I asked why did they take out my audit clause. I had a legitimate reason to ask for it as they were in control of certain information flows and we were not. I was told that AOL had decided that it was not a good use of AOL’s resources to allow themselves to be audited.

I tried to fight this a few times but was finally told to let it go by the client. They are a big company so we have to do what they want was the rationale.

My parting words to AOL: You can take it out but take some advice. Don’t ever buy a record company because you will never run that “*!X%” past artists. And a few weeks later they announced the merger. And that worked out so well for them.

Compare the Kow-Tow Syndrome to negotiating on behalf of artists. I can’t even venture a guess as to the expletives that would follow from an artist reacting to a recitation of the “we’re big so we’re right” scenario, and frankly any record company that wants to stay in business tries to avoid “policy” based negotiation responses. Whatever the rationale, the one thing a record company rarely ever says is the equivalent of “get on your knees because we’re big and big is right.”

So when Geist wants to find out what the hens think, he might do better to ask a hen, not ask the fox what the hens think. Because bigger is not better, might is not right, and artists need all the protection they can get when faced with the Bad Boys of CCIA. Which is really just a lobbying arm of Google, and I don’t for the life of me understand why the other members pay their dues, which have to be gigantic sums.

Don’t forget–artist rights are human rights, and if there’s one thing we know for certain, it is that CCIA member Google would not give a single Jimmy Chu from Marissa Meyer’s trousseau–a wardrobe worthy of a sartorial sister major label executive–to protect the human rights of the many creators who pay their part for the shoes.

If you two Gulfstream families disagree, you can just wobble your wings.

See also: A handy chart of Lawbytes government contracts
See also: A handy chart of Geist operations

See also: What do Canada, Vietnam, China, Russia, Ukraine and Romania have in common? (And, no, it’s not future sites of the Creative Commons Internationale)

See also: A closer look at Lawbytes, Inc. f/s/o Michael Geist

Analysis of our new copyright law according to Samuelson and others

March 2, 2010 Comments off

After a particularly contentious negotiation, I told the other side I had one final comment. I asked to have the definition of “Territory” modified to say “the Universe, including, without limitation, the orbit of Earth, any and all planetary satellites natural or made by Man, including the satellite currently known as The Moon, the planets of the Solar System, whether now known or hereafter discovered, and any and all parallel universes, whether normal, paranormal or abnormal.”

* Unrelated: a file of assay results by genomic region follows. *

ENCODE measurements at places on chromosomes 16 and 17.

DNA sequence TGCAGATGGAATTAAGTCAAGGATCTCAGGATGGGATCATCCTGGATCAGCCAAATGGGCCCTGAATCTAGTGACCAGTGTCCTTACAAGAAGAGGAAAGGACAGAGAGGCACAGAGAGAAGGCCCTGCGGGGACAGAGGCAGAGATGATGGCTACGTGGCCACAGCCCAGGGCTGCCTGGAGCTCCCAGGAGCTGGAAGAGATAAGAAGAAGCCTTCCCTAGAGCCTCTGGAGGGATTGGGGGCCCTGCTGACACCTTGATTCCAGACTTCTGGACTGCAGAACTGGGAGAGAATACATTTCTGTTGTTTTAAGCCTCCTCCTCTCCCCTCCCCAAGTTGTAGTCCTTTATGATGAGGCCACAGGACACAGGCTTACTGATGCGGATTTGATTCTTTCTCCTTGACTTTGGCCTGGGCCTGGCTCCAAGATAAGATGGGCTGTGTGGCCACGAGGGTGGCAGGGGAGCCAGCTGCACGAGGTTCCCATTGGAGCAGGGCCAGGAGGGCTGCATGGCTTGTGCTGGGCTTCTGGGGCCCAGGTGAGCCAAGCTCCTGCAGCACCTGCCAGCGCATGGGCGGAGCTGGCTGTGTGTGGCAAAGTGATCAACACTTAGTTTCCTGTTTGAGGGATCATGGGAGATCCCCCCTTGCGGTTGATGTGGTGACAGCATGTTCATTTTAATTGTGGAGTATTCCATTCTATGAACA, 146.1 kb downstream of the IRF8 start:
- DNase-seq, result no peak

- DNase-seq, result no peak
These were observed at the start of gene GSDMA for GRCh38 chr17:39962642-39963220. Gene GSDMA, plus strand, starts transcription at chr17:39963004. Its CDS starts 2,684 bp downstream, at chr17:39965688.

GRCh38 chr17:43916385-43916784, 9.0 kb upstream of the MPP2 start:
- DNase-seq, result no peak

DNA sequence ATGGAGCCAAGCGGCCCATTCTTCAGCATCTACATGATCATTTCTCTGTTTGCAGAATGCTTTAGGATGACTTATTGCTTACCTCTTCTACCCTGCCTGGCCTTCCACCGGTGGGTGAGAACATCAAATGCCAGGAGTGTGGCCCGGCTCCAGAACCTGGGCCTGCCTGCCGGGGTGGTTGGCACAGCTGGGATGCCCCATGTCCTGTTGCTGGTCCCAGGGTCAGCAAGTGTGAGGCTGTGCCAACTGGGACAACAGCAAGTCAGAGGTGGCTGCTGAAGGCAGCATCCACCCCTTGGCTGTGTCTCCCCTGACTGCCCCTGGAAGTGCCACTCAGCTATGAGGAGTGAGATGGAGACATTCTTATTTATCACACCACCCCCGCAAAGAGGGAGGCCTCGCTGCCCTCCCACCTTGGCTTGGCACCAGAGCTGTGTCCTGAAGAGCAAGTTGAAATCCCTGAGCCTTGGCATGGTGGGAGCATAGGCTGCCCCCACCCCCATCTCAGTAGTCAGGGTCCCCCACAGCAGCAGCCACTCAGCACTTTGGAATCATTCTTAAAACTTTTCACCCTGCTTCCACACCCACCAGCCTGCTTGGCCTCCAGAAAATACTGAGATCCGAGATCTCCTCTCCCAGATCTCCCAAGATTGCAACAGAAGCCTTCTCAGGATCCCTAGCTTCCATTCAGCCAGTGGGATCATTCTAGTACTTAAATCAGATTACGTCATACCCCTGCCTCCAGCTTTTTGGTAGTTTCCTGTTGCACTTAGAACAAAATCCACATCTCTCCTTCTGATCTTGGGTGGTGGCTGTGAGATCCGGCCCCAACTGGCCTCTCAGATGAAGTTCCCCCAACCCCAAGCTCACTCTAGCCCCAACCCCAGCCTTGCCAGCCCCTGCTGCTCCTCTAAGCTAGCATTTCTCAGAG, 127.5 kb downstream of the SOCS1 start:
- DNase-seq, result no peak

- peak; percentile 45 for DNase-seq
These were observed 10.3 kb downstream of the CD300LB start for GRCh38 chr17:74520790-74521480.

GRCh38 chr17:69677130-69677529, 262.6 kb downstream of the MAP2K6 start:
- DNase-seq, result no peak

This was, of course a joke. Not a great one, but a joke nonetheless.

Little did I know…For those of you who follow the works of the Samuelson-Glushko association of law schools (including the Samuelson-Glushko Canadian Internet Policy and Public Interest Clinic, the Alcan of IP), you will not be surprised to see a version of the parallel universe in the new proposed copyright law (Canadians–look out, it’s probably coming your way, too, courtesy of the US-backed SG-CIPPIC.)

Tom Sydnor has an excellent critique of the Law of the Parallel Universe in his post Public Knowledge’s “Copyright Reform Act of 2010”: More Banal Cheerleading-for-Piracy.

ACTA Misreporting: Anatomy of a Smear

November 14, 2009 Comments off

Managing the blogosphere is hard work. The very well funded Michael Geist recently showed up in an MSM tech blog going on about his currently favorite moral panic—so to speak–the Anticounterfeiting Trade Agreements (or “ACTA”).

One can’t help noticing that there has been a blister pop of activity trashing ACTA by the anti-creator labor crowd, including Lessig’s Change Congress (I thought he was out of the copyright destruction game?) and other signers of a letter to President Obama.

ACTA is throwing up the usual fund-raising muck from those in the Destroy Artists coalition. After you’ve read this post ask yourself which of these headlines is more correct:

Geist Given More Millions By Canada For Saving Canadians From Yankee Content Industries ACTA Threat”

or

“Public Knowledge Excludes Geist, Leverages Google Influence With Obama to Preserve Anti-Jobs/Pro-Piracy Provisions in ACTA”

As MTP readers know, the opposition to ACTA centers around the bureaucratic imperative of NGOs of dubious funding sources that are used to bullying creators in Geneva and who have been excluded from the ACTA negotiation process at the drafting stage. Like any other treaty, these groups will be able to lobby to the full extent of the law when ACTA is ratified by the member states, a mix of economic players. It should not be surprising that they are trying to elbow their way to the table by any means necessary in case someone found a way to do business without them.

So the ACTA blister pop truly is a moral panic without legitimacy or provenance. But that isn’t good enough for those who want to be sure that all professional creators—including journalists, recording artists, songwriters, authors, directors, screenwriters and actors–are unemployed. Not to mention unit production managers, electrical workers, makeup artists and set designers.